Here’s an activity I had thought of for Valentines Day, but instead of using only hearts, I decided to make it a shape sorting activity instead. I used an egg carton and silicone ice cube tray with hearts. I had the regular round marshmallows and the strawberry heart shaped marshmallows. This is a really simple activity for preschoolers, but toddlers could do this as well. You could add more challenge for preschoolers by having them count the marshmallows or by adding other foods of different shapes to sort. I had counted out the exact amount, but for a little snack, you could add some extra for them to eat. This activity is good for fine motor skills, classifying and learning about shapes.
Tuesday, February 22, 2011
On March 1 we will be launching our free open-share network dedicated to progressive
early childhood education. It is called TEN: (The Education Network.)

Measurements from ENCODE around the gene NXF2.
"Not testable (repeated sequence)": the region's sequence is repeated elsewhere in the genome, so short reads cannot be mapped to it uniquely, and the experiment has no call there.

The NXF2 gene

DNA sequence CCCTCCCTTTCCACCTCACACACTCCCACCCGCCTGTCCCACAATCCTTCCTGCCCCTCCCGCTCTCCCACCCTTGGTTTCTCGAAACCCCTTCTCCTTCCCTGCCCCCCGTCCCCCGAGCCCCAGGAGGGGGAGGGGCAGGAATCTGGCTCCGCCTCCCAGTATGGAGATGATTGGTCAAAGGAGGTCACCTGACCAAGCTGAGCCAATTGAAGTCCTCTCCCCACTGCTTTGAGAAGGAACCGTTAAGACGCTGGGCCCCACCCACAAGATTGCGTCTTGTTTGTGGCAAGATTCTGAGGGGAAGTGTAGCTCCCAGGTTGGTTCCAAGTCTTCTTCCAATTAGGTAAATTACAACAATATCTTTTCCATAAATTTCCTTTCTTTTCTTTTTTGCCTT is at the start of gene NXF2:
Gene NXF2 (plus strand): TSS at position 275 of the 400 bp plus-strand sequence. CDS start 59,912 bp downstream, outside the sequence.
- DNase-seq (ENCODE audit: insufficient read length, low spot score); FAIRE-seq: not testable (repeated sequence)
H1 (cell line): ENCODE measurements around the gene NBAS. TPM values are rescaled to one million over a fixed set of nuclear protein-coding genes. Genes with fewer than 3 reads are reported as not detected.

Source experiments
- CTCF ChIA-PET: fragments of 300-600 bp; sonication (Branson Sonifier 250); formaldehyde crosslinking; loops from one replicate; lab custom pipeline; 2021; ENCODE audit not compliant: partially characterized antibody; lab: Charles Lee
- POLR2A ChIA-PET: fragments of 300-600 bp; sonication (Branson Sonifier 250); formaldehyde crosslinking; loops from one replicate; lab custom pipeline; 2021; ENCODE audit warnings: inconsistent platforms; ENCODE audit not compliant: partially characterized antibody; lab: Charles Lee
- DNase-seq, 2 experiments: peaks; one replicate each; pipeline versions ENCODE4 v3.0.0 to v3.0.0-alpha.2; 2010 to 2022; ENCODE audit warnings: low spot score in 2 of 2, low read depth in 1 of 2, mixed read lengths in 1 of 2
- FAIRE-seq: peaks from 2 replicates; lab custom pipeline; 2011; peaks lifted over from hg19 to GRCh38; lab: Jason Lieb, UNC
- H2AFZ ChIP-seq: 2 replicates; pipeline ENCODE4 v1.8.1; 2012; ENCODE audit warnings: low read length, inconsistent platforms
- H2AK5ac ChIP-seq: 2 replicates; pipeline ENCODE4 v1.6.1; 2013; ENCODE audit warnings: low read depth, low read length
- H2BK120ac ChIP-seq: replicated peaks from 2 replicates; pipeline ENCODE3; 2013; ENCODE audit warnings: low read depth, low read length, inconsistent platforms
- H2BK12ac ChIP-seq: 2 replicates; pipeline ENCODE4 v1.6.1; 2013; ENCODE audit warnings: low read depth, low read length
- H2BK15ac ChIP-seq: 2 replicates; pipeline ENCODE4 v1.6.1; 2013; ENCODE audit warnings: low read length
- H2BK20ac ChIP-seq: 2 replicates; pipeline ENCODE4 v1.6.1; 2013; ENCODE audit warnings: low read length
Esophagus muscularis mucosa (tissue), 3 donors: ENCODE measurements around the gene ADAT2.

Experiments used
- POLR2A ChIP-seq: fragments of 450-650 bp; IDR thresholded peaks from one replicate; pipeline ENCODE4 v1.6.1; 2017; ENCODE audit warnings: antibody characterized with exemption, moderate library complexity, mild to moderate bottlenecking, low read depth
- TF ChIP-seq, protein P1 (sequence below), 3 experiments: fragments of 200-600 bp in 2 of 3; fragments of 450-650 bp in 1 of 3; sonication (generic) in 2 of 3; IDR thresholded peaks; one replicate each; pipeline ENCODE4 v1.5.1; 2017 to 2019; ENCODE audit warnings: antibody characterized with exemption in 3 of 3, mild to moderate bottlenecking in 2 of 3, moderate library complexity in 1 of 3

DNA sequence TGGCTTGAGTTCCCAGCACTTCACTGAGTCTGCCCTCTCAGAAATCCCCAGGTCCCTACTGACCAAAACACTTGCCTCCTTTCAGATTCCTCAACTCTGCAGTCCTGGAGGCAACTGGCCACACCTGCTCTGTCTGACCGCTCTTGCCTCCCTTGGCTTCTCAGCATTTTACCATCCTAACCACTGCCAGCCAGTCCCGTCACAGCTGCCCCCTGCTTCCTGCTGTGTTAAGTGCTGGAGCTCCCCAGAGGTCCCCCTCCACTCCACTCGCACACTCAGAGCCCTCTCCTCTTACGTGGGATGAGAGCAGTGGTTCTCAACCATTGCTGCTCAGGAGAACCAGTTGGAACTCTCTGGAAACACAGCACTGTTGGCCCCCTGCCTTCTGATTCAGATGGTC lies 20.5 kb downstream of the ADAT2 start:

TEN will allow you to form groups (whether it be online groups or actual playgroups),
share ideas and resources, meet other people in your local area, and organize events,
participate in discussion forums, upload activities and photos and more.
TEN differs from facebook in that it is a network dedicated to early childhood education.
All members have a common interest and bring with them a wealth of knowledge and
ideas. TEN offers your followers the opportunity to meet and share ideas with other
people in one place and will allow you to further
grow your community. You can link-up with other like-minded people and groups from
around the world and share ideas and activities.
TEN is an education network. It is designed to bring parents, teachers, daycare providers
and students together in order to create a sharing community for the benefit of our
children. It is a free service. Please stop by and have a look.
Since February is dental health month, here are some activities we did last year.
Give the kids an Oreo and let them use mirrors to see how their teeth look after eating it.
Then give them an apple slice and have them look at their teeth again.
The children’s teeth should be cleaner after eating the apple. Explain that some foods stick to our teeth more especially sweets and that it helps to brush our teeth after eating these foods. This was a lesson that stuck with the children. They mentioned it several times during snack time over the following week.